The Jynneos vaccine was developed for both mpox and smallpox, while ACAM2000 was developed for smallpox. Why would you get a vaccine for smallpox to prevent mpox? The mpox virus is closely related to the smallpox virus. Therefore, the smallpox vaccine can protect you from getting mpox. According to the CDC, both vaccines are expected to provide good protection against mpox.

How Effective Are the Vaccines?

Because the current outbreak of mpox is unlike other outbreaks, it is difficult to know for sure how effective the available mpox vaccines are. The good news is that animal and clinical studies with humans showed that the Jynneos and ACAM20000 vaccines produced similar immune responses.

Data from Africa show that the smallpox vaccine is at least 85 percent effective at preventing mpox. The CDC is working with partners to get additional data on Jynneos vaccine effectiveness. This information will help researchers better understand the risks and benefits of the vaccines in the current mpox outbreak as well as whether boosters will be needed. The CDC recommends getting the first and second doses of Jynneos to increase the level of protection.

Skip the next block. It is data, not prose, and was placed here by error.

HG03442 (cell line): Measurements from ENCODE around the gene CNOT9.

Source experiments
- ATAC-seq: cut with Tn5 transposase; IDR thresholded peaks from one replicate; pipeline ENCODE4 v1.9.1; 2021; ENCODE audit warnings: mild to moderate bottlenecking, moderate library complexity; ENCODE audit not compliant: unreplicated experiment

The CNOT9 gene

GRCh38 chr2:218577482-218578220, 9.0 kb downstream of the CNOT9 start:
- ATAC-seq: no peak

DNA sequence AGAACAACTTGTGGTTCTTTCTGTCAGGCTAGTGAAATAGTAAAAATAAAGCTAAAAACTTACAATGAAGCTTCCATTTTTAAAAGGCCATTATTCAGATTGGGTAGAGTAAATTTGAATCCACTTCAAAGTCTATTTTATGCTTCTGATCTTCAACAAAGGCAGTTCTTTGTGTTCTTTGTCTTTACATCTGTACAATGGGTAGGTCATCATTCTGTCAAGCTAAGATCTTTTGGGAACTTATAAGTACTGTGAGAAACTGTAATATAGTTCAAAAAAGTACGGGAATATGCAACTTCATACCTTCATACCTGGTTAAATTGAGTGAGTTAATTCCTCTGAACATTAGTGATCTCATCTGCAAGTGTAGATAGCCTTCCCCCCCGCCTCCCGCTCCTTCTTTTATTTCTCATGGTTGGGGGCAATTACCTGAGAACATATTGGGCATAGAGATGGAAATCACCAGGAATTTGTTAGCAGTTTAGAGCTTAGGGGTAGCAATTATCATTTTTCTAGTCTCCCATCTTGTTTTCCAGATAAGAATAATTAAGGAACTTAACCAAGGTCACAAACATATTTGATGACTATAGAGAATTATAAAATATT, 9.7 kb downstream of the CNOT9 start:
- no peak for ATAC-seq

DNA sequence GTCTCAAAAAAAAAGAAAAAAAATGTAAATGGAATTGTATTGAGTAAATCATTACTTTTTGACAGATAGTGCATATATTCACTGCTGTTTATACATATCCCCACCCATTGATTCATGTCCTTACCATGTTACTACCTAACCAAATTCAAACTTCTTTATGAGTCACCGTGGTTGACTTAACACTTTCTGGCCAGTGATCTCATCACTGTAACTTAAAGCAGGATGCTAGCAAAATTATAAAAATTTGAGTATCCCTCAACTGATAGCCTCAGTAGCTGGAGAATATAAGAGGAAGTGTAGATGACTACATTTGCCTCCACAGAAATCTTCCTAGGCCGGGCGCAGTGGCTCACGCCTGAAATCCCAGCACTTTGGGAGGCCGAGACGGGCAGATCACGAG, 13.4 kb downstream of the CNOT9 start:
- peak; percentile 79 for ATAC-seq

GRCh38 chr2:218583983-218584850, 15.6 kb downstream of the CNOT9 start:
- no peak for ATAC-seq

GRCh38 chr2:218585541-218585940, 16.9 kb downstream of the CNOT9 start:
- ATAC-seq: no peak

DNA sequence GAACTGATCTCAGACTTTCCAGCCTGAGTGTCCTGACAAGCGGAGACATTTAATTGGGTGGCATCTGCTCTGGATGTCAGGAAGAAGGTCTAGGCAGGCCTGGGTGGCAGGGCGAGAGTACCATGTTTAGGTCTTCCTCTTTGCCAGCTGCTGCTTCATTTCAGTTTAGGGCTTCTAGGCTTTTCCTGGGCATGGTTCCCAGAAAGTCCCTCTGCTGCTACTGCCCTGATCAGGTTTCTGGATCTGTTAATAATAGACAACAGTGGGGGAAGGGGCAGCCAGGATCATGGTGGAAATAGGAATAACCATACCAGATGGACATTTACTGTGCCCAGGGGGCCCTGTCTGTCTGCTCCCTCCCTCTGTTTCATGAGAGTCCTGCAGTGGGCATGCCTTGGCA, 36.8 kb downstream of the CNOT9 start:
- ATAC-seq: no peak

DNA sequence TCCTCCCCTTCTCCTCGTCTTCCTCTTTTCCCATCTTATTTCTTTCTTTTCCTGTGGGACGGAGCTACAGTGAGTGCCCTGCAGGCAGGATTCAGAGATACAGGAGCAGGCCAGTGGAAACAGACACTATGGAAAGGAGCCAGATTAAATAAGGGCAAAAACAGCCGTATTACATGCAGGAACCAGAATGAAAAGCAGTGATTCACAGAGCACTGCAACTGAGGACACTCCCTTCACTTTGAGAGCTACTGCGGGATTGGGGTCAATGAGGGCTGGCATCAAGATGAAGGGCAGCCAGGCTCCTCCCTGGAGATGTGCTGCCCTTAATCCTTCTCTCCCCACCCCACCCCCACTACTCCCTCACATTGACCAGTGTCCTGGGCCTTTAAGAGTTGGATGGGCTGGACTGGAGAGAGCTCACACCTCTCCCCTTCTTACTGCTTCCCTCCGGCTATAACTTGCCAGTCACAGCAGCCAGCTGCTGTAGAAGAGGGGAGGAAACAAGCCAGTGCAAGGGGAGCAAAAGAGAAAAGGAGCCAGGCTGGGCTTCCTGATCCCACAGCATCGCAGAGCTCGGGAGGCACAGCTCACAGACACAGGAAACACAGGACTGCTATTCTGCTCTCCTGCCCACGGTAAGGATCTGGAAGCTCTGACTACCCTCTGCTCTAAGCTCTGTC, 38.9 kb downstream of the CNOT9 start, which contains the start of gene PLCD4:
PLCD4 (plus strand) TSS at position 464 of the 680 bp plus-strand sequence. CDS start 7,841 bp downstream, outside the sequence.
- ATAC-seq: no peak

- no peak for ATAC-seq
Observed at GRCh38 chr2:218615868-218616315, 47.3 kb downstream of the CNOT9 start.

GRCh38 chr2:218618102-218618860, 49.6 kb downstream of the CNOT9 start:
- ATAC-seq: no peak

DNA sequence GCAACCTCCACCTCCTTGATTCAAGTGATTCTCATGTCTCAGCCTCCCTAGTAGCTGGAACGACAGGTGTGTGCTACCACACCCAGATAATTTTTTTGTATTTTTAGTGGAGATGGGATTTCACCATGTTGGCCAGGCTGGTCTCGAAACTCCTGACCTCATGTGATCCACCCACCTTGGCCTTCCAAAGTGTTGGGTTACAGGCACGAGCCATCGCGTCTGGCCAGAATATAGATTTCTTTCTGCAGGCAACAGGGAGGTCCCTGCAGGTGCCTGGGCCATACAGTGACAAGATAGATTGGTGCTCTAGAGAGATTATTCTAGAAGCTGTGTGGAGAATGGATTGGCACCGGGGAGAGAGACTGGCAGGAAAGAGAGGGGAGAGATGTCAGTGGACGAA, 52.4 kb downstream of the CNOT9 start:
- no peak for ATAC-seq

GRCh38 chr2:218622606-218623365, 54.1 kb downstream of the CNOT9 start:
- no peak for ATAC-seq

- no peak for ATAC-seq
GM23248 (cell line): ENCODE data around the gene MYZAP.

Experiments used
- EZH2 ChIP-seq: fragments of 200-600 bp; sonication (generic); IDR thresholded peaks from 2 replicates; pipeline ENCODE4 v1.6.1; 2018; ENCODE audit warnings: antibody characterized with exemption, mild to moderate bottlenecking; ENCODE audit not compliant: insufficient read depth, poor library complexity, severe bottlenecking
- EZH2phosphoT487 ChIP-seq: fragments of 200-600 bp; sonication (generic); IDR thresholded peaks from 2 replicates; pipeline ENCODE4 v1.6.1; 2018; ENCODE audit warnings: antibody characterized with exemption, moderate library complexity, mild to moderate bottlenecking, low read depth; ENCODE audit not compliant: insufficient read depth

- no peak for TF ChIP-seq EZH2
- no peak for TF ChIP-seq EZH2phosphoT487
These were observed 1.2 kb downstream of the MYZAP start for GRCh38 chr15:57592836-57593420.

Other ways to protect yourself against mpox, in addition to the vaccine, include:

  • Avoiding close contact with people who have a rash that looks like mpox
  • Avoiding contact with items a person with mpox has used (e.g., cups, utensils, or sex toys)
  • Washing your hands frequently

What Are the Side Effects of Mpox Vaccines?

Not everyone will experience side effects of either of the mpox vaccines. Some common side effects may be helpful to know about ahead of time, so you can be prepared.

Jynneos Side Effects

The most common side effects after getting the Jynneos vaccine are:

  • Redness and itchiness at the injection site, which may be prolonged if it was given in the forearm
  • Headache
  • Fatigue
  • Muscle aches
  • Chills
  • Nausea

ACAM2000 Side Effects

People receiving the ACAM2000 vaccine have been shown to have side effects more frequently than those getting Jynneos. In fact, because of the risk of more severe side effects, the CDC recommends that people who are HIV-positive get vaccinated with Jynneos, not ACAM2000. Other people who should not get the ACAM2000 vaccine include those who are pregnant or breastfeeding and people with certain heart, skin, and eye conditions.

Common side effects of the ACAM2000 vaccine include:

  • Redness and itchiness at the injection site
  • Swollen glands
  • Fatigue
  • Headache
  • Muscle aches
  • Fever
  • Skin rashes

Does the Mpox Vaccine Interact With HIV Meds or PrEP?

It’s safe for most HIV treatments to be taken with the mpox vaccine. Preexposure prophylaxis (PrEP) remains effective with the mpox vaccine and should be taken as prescribed. However, if you have HIV, ask your doctor if the medications you are taking would interact with the mpox vaccine.

Where Can You Get Vaccinated?